In closing, yes the festival market of our great United States is dying, perhaps it needs to. Fest after fest with vastly similar bills is killing the uniqueness of our festivals and if this isn’t the moment where the bubble explodes, I’m afraid to see what comes after. To stay relevant you have to be better at booking, and getting stale acts like Eminem and various others isn’t the way to go. maybe I’m just so far out of the loop that I’ve lost sight of what’s relevant, but when you have bands like Sza, Migos and Bassnectar filling up spots that used to held by a reunion like the Pixies and Portishead, clearly something is amiss. Thanks for reading!
In the last few years, there's been a rumbling from Australia, by way of future Prog Rock pioneers King Gizzard and the Lizard Wizard. This band is interesting, and early albums such “Quarters,” and “Nonagon Infinity” helped set the stage for what would be a hard task to pull off. Sure, it’s not as difficult to keep up with the pace they set early on (eight albums in five years), but when they announced early last year that they planned to unveil five albums in one calendar year, many people were skeptical. As one myself, it not only seemed highly unlikely, but it also brought into my thinking the notion of how much the quality of each album wouldn’t be up to snuff. Even Future, whose released multiple albums in a year more than once, can’t quite keep up the quality on various releases.
That brings us to the start of 2017. For those wondering, this won’t be an in depth critique of all of the albums, but more of a general glossing over of the features and sounds King Gizzard demonstrated on these releases. In February, the seven piece featuring Stu Mackenzie, Ambrose Kenny Smith, Joey Walker, Cook Craig, Lucas Skinner, Michael Cavanagh, and Eric Moore unveiled the first of five, titled “Flying Microtonal Banana,” and well, it sounded like previous releases, but one song in particular stuck out, helped in no short way to the utterly weird and fun video. The track, simply called “Rattlesnake,” explored the more psych prog rock fans had become accustomed to. To note, this music isn’t for everyone, and often times takes a more challenged music fan to fully appreciate the weirdness transparent in everything King Gizzard does. My girlfriend for one, is not a fan, but you can’t win them all. This was followed up a few months later in June by what’s essentially one long jam session strewn through 21 tracks.That record, “Murder of the Universe” is as fun of a record to listen to as the name indicates. It’s a wild ride for sure, but the cohesiveness of the entire album makes it easy to not only listen all the way through, but the length of the tracks help tremendously. It’s a dense album to be exposed to, but clocking in at under fifty minutes it’s able to not overwhelm you like a traditional 21 song album, like many rappers and producers have become accustomed to. For the record, this type of album, where the septet has one solid idea that mushrooms into various areas, sees the band at the height of chaotic brilliance. I find the albums that have individual songs not as easy listening, but when there’s no break in the action, they’re a much more enjoyable band as a whole.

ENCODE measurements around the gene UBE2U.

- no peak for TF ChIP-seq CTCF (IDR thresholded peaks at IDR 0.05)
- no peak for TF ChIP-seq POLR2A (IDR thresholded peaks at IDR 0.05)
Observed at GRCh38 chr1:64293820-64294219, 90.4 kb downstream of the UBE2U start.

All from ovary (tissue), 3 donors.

Many themes are presented throughout “Murder,” having featured everything from a storyline about a robot in a new digital world as his conscience comes full circle in his ability to control, to a story about discovering a monstrous “Altered Beast.” It’s weird as fuck, but challenging and thoughtful art sometimes is. Then in August of last year, the band once again changed course drastically with their third record titled “Sketches of Brunswick,” which heavily features a much slower, free jazz fusion sound permeating the album. It’s a gorgeously textured album that makes it hard to imagine it being the same band, but even in this role, they showcase another layer of what they’re capable of. Recorded and written alongside the “Mild High Club,” this album is perfect for sunny days near the ocean, with not a care in the world. It’s certainly their least intense album, but it’s beautiful and relaxed, unforced in every possible way. People may not enjoy this band, but you simply can't say that they’re one dimensional. King Gizzard seems pushed to defy the notions that the public has set for them, and as a music lover, you can’t ask anything more of a band willing to test and evolve with relative ease.
Forth coming down the line finds King Gizzard going back to the idea of a long track in the forms of a jam of sorts with “Polygondawanaland,” The shortest of the five, running at 43 minutes covering ten tracks, this record finds the band finding a mellow center in between the sounds of “Murder” and “Sketches.” The opening song “Crumbling Castle,” is a mythological heightened song is the visions portrayed, but from their the band expounds on their technique. Featuring meandering time signatures and ancient notions, it’s another solid listen for anyone who’s a fan of the band. Finally though, we come to the bands fifth and final album of the year. Released only right before the end of the year, “”Gumboot Soup,” is way more accessible in sections, but it’s also more in tune with pretty sounding folk rock with an element of strange mixed into the contents on others. Now I must say, only two songs show up on Spotify for some reason, but they bring everything back into what falls under the wide influence of capabilities the band has shown to possess. That being said, King Gizzard and the Lizard Wizard, even if you’re not a fan, accomplished something astonishing and successful on their five album year. Nearly all of the releases are solid and thoughtful, and while they all sound like the same band, you’re never bored and unfazed when you check them out. They literally have a different mood on each album, and when a band can grow that much and still not sound like complete shit in the process, I believe their experiment was a success. What 2018 holds for the band is unclear, but these releases certainly make for a much deserved break, or at the very least, super interesting shows that could be focused on one particular album or a wild diverse mix of sounds. Well done King Gizzard, you’ve just shown yourself to be one of, if not the hardest working band in music right now. Congrats to the band, and thank you for reading!